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Tue. 08 December 2015

It is better to be born in January to have a career in football

The tenth Monthly Report of the CIES Football Observatory analyses the relative age effect on the possibility to have a career in football. The study shows that players born in the first months of the year are strongly over-represented. It also highlights the existence of a selection bias favouring players with a precocious physical development.

Nowadays, throughout Europe, players with the disadvantages of being born in the last months of the year and of later physical development have little chance of pursuing a career at a high level. The authors recommend to organisations in charge of the development of youth players and the game to “take the question of the relative age effect seriously”.

According to the Report, the limiting of the selection bias linked to the date of birth and to the level of physical development would reinforce meritocracy in football. Over the long term, such a step forward would be beneficial not only to the level of spectacle that teams are able to provide, but also on the level of balance of competitions.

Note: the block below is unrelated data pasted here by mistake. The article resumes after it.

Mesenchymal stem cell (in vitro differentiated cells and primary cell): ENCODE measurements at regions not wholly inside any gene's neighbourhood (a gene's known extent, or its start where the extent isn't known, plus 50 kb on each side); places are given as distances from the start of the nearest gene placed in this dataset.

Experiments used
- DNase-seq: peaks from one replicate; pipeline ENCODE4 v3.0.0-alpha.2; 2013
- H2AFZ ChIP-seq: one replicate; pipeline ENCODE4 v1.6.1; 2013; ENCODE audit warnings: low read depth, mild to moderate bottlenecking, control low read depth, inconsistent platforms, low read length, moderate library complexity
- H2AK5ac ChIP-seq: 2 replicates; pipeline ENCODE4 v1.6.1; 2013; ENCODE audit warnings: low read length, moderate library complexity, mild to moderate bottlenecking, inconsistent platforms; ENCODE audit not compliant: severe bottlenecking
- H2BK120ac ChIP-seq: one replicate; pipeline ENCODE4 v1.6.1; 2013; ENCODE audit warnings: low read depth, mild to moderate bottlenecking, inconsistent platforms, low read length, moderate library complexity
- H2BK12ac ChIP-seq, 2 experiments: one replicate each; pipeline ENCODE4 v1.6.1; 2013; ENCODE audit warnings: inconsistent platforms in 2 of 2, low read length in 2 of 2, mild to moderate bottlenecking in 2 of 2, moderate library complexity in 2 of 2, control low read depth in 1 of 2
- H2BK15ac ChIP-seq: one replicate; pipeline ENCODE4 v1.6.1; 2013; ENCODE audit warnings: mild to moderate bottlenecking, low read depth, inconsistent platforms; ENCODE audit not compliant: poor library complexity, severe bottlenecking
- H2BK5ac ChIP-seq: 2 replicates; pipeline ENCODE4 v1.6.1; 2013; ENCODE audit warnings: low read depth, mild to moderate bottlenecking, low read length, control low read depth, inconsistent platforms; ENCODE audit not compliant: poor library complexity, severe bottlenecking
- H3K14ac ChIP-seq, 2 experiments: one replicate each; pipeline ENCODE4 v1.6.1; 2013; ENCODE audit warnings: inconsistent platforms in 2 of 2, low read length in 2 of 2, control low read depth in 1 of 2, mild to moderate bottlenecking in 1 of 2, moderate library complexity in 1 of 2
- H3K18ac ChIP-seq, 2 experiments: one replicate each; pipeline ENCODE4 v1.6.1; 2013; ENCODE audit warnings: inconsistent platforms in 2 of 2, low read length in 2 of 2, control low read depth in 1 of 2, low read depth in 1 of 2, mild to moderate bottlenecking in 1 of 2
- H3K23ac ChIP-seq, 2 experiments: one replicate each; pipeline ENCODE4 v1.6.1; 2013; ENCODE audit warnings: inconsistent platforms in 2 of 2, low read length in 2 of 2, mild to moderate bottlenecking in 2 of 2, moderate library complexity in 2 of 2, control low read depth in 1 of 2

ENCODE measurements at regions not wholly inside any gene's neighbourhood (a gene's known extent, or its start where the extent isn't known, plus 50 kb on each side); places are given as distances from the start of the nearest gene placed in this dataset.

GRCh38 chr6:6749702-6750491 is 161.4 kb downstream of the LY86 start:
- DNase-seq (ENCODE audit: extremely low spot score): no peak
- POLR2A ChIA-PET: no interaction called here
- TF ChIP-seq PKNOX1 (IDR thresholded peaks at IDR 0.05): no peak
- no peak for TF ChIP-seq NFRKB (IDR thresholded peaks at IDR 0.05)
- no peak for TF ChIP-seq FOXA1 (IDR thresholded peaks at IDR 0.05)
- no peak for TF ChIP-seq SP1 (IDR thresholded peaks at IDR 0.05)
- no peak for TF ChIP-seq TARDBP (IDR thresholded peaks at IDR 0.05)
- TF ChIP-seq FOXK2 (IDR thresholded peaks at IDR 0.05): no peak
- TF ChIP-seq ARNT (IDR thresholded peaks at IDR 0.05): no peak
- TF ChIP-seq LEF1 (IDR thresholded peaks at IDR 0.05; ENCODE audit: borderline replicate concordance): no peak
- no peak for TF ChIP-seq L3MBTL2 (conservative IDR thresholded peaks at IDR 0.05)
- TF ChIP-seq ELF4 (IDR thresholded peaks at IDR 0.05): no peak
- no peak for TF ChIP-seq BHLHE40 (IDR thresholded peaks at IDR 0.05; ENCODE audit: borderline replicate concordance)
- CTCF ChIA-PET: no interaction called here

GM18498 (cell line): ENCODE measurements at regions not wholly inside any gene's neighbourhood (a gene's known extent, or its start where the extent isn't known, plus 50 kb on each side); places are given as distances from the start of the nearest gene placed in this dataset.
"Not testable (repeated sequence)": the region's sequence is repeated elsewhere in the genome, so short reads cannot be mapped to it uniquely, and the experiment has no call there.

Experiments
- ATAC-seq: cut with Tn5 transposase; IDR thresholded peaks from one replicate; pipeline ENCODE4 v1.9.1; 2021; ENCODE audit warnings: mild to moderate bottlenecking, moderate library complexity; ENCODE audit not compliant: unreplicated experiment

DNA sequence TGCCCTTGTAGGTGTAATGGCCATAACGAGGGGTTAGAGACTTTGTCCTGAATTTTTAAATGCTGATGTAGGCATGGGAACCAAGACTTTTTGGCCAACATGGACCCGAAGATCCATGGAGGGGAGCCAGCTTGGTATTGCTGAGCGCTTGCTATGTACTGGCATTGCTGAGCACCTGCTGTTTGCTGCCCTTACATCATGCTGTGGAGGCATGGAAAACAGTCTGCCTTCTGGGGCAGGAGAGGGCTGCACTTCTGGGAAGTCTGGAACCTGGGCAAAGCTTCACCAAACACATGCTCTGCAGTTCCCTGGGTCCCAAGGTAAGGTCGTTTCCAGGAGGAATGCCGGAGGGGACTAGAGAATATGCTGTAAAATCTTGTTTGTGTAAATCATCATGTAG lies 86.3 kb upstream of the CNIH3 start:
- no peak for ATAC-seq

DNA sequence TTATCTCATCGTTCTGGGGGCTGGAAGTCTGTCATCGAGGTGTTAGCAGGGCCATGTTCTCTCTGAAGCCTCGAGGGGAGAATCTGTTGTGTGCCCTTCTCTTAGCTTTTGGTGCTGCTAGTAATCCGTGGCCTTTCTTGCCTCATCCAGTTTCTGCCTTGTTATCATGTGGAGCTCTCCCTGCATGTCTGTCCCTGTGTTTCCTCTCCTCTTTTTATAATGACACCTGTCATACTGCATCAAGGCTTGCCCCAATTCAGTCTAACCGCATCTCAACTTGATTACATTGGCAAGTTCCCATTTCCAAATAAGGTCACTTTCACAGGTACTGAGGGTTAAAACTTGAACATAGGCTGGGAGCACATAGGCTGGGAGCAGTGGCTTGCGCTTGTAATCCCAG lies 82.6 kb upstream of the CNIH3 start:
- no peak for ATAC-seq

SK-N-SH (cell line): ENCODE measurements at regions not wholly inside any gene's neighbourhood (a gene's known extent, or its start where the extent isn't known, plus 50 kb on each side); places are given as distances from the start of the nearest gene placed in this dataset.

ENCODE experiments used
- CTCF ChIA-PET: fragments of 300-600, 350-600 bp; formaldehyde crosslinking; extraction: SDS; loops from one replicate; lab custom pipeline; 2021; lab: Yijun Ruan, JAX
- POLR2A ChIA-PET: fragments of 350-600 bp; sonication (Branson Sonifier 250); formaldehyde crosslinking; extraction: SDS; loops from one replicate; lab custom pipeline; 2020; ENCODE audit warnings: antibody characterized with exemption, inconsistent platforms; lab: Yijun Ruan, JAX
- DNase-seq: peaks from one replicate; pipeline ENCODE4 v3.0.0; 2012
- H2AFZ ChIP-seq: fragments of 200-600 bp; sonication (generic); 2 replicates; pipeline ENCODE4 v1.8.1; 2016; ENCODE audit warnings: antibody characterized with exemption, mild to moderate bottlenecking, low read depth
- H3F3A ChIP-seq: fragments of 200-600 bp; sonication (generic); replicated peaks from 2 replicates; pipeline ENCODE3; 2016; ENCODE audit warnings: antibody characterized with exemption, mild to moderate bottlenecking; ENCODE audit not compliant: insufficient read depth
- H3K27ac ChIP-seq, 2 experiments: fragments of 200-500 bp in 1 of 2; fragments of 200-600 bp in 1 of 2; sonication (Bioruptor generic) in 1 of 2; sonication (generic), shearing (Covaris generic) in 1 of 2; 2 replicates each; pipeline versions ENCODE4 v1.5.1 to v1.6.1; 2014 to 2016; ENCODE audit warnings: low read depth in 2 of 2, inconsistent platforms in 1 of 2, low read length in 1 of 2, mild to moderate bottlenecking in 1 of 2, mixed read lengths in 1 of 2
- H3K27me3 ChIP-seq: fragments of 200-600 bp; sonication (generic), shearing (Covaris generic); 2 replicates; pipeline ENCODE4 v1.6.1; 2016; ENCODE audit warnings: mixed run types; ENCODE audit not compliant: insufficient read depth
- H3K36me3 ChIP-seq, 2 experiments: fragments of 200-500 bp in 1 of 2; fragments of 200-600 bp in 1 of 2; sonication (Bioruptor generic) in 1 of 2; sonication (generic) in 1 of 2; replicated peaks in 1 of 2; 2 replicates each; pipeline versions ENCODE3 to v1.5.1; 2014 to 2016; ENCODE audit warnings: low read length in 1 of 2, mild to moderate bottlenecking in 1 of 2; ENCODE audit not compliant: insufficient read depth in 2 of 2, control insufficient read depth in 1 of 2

English players are the only ones born on average after July 1st, the average date of birth of a typical citizen. This can be explained by the fact that age classes in English football are based on the cut-off date used by the school system, the 1st September, and not the 1st January as in other countries. Consequently, the least represented players among English professional footballers are those born in August and not in December as in the 30 other associations surveyed.

Issue number 128 of the Big-5 Weekly Post presents the data on the average day of birth of players for each club of the five major European leagues. In 23 teams only, this date is after July 1st. The extreme values were recorded at Fiorentina (20 April) and Southampton (11 August).